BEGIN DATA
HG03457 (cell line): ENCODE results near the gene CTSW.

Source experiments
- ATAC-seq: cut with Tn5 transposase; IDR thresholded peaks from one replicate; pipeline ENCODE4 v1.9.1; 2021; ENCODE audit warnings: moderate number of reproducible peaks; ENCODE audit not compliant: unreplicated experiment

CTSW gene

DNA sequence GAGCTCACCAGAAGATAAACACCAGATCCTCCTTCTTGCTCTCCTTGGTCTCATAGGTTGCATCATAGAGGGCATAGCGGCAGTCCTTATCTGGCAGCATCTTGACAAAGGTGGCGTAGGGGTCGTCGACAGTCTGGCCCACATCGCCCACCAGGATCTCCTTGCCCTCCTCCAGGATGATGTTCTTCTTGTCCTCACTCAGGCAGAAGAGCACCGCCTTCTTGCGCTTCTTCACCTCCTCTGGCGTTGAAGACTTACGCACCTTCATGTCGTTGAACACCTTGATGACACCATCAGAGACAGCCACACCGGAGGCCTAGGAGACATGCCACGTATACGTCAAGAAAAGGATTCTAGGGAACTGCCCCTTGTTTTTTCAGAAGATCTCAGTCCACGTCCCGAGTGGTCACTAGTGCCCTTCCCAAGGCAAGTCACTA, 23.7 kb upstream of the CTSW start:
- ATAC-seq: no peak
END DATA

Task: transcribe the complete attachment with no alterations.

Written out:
HG03457 (cell line): ENCODE results near the gene CTSW.

Source experiments
- ATAC-seq: cut with Tn5 transposase; IDR thresholded peaks from one replicate; pipeline ENCODE4 v1.9.1; 2021; ENCODE audit warnings: moderate number of reproducible peaks; ENCODE audit not compliant: unreplicated experiment

CTSW gene

DNA sequence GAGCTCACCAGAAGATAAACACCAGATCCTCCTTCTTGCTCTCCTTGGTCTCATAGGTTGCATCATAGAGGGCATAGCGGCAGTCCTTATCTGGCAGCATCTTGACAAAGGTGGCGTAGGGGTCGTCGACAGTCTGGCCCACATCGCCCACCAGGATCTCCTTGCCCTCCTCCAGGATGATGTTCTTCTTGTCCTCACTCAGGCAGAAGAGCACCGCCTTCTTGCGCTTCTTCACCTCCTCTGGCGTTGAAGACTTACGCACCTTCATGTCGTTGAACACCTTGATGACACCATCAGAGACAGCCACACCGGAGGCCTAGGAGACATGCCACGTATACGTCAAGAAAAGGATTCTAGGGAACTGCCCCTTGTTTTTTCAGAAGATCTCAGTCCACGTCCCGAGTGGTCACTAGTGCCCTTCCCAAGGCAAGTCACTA, 23.7 kb upstream of the CTSW start:
- ATAC-seq: no peak